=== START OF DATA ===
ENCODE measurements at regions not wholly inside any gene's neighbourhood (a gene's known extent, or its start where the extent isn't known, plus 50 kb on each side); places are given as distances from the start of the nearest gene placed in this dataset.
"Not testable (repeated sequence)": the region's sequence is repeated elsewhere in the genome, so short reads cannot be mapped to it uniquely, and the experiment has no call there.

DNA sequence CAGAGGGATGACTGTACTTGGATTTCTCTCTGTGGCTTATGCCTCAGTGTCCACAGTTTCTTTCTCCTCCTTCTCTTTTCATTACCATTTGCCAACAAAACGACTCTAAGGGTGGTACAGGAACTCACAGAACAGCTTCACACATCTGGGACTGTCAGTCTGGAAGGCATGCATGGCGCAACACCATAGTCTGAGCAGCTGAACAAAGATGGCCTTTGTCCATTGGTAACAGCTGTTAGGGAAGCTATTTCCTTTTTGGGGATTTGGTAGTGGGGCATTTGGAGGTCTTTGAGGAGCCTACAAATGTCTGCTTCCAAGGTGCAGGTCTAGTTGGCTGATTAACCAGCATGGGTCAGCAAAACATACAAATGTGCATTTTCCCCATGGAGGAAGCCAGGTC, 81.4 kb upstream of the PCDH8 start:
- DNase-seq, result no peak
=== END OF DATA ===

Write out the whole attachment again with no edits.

ENCODE measurements at regions not wholly inside any gene's neighbourhood (a gene's known extent, or its start where the extent isn't known, plus 50 kb on each side); places are given as distances from the start of the nearest gene placed in this dataset.
"Not testable (repeated sequence)": the region's sequence is repeated elsewhere in the genome, so short reads cannot be mapped to it uniquely, and the experiment has no call there.

DNA sequence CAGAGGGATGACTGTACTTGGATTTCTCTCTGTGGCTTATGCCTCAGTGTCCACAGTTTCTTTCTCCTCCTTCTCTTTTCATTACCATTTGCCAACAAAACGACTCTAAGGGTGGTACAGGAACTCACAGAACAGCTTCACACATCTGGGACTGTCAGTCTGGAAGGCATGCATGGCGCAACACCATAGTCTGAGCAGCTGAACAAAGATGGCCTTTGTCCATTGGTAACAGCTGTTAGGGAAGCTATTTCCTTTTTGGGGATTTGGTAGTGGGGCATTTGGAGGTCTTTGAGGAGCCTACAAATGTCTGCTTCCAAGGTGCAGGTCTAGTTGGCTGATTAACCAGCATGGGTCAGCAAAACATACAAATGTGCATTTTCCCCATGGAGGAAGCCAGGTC, 81.4 kb upstream of the PCDH8 start:
- DNase-seq, result no peak